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4. Bits vs Bytes: Internet Speeds and Data Sizes Explained

# Bits vs Bytes: Internet Speeds and Data Sizes Explained

Confused by internet speeds and download times? This guide to bits and bytes will give you the know-how you need to find the broadband deal you’re looking for.

When you’re thinking about internet speeds, bits and bytes matter. This guide explains the difference between the two, which is bigger – MB or KB – and why knowing your bits from your bytes could help you get a better broadband deals.

When we talk about broadband speeds, bits and bytes relate to the amount of data involved and how quickly it’s transferred.

'Bit' is short for ‘binary digit’ and it’s the smallest unit of data we have. A byte is made up of eight ‘bits’ of data. The two may sound similar but the size difference is actually pretty significant, and they serve different purposes when it comes to broadband speeds.

In most situations, when talking about bits and bytes we’d be dealing with very large numbers. So we batch them up into larger units with metric prefixes, such as kilobits (Kb) and kilobytes (KB), gigabits (Gb) and gigabytes (GB).

To avoid confusion, bit is abbreviated with a lowercase b, while byte is represented with a capital B.

You could also think of it as:

• Byte (ie 50MB) = big B = bigger
• Bit (ie 10Mb) = small b = smaller

Bits are typically used to measure broadband connection speeds at a rate of how many bits can be transmitted over a network per second. For example, fibre optic broadband offers average speeds starting from 30 megabits per second (Mbps) and reaching way beyond 1000Mbps (or 1Gbps).

Bytes, on the other hand, are used to measure the size of data files. So you might say an episode you’ve downloaded was 1 gigabyte (1GB).

When it comes to broadband, you’ll usually see both bits and bytes prefixed by ‘mega’ as we’re dealing with vast amounts of data.

• A megabit = 1,024 kilobits
• A megabyte = 1,024 kilobytes

The 8:1 ratio between bits and bytes remains consistent through the different units of measurement, so 1 megabyte (1MB) = 8 megabits (8Mb).

As explained above, a megabit (Mb) will refer to your broadband speed, while a megabyte (MB) will be used in relation to file sizes.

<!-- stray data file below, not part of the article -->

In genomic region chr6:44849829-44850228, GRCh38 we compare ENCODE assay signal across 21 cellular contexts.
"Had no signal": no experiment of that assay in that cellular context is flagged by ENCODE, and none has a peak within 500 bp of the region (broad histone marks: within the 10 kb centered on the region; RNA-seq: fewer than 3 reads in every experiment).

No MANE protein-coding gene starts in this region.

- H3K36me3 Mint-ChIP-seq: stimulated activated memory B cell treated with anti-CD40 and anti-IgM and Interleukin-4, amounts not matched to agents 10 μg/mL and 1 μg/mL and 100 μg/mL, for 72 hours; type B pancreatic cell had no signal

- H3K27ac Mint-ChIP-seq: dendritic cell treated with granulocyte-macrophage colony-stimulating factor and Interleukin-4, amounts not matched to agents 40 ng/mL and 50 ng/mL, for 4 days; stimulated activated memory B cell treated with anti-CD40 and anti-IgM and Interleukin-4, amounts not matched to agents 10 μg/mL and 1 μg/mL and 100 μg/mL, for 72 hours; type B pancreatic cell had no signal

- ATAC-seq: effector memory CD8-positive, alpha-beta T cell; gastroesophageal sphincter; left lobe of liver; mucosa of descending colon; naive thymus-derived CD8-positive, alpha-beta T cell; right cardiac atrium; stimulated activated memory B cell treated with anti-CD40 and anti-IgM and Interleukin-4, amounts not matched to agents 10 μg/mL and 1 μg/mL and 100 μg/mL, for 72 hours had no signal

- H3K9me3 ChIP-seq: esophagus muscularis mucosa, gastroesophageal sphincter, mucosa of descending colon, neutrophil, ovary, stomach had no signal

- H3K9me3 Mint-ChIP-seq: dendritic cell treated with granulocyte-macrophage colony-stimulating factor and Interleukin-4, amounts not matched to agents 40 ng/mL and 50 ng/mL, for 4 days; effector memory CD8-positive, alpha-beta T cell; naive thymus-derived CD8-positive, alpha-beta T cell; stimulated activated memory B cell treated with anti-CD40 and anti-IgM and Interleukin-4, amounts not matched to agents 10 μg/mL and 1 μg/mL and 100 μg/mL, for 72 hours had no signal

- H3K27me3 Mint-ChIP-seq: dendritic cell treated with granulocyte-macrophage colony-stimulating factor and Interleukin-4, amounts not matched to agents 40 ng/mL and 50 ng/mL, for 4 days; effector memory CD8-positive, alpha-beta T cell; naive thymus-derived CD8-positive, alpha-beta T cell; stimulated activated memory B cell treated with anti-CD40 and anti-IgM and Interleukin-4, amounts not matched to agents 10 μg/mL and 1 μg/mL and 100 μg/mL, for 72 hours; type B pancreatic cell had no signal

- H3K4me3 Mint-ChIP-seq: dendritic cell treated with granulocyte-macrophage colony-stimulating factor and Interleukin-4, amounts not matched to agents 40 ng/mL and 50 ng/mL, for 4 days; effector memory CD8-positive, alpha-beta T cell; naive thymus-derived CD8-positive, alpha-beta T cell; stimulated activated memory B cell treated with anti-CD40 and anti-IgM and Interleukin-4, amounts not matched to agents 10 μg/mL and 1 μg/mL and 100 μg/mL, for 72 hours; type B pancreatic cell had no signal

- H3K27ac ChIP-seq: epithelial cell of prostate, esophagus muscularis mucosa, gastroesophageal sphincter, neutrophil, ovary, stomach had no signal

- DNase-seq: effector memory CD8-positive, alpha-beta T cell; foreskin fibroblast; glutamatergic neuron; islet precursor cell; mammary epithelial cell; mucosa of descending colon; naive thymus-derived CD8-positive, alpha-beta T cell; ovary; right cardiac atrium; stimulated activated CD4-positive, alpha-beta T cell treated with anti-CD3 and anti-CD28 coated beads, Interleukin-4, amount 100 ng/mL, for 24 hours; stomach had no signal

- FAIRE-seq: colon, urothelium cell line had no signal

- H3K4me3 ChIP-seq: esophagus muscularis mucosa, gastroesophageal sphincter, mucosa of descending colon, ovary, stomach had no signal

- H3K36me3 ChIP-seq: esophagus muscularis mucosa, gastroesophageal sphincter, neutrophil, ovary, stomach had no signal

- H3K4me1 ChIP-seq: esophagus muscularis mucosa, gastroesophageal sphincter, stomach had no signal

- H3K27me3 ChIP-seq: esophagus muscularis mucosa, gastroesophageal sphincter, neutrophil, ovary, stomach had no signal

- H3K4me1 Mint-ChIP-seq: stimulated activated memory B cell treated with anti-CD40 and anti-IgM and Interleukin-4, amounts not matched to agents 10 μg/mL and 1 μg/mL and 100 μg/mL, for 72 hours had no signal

When comparing broadband deals, you’ll see the internet speed or bandwidth referred to in megabits per second (Mbps). For example, part-fibre broadband can give you top speeds of around 80Mbps.

More recently, the data units for consumers have started to accommodate the even faster option of gigabit internet. Some full fibre broadband now offers speeds of 1Gbps (1,024Mbps) or more.

Compare our range of fibre broadband deals.

Which is bigger – a MB or a KB? How about a KB or a GB? Here’s the answer…

Data units (bits) In bits Data units (bytes) In bytes
Bit
1 or 0
Byte

Kilobit (Kb)
"1,024 bits"
Kilobyte (KB)
"1,024bytes"
Megabit (Mb)
"1,024Kb"
Megabyte (MB
"1,024KB"
Gigabit (Gb)
"1,024Mb"
Gigabyte (GB)
"1,024MB"
Terabit (Tb)
"1,024Gb"
Terabyte (TB
"1,024GB"
Petabit (Pb)
"1,024Tb"
Petabyte (PB)
"1,024TB"
Exabit (Eb)
"1,024Pb"
Exabyte (EB)
"1,024PB"
Zettabit (Zb)
"1,024Eb"
Zettabyte (ZB)
"1,024ZB"
Table showing data units in bits and bytes

In 2016, the amount of data traffic worldwide exceeded 1ZB. For tech giants like Apple, Amazon, Tesla and Microsoft who deal in huge amounts of data, yottabytes and brontobytes are the next step up.

A yottabyte (YB) is 1,024ZB and a brontobyte (BB) is 1,024YB. However, these aren’t yet standardised units of data measurement.

Internet providers make life easier by listing their broadband deals with megabits and gigabits per second. This shows the average speed that at least 50% of customers can expect at peak times. For consumers, this is between 8pm and 10pm.

For example, a 67Mb plan means that at least half of the users can achieve 67 megabits per second on average.

But is this fast enough for you? That depends on what you do online.

If you watch a lot of 4K TV or you’re an avid gamer, visit the confused.com download time calculator to work out download times based on your internet speed and the approximate file sizes (in bytes) that you’re dealing with.

It’s also worth noting that broadband has two speeds – upload speed and download speed. The upload speed is how quickly you can send information via the internet i.e. when you make a video call or upload photographs to social media. Download speeds refer to how long it takes you to download files such as videos.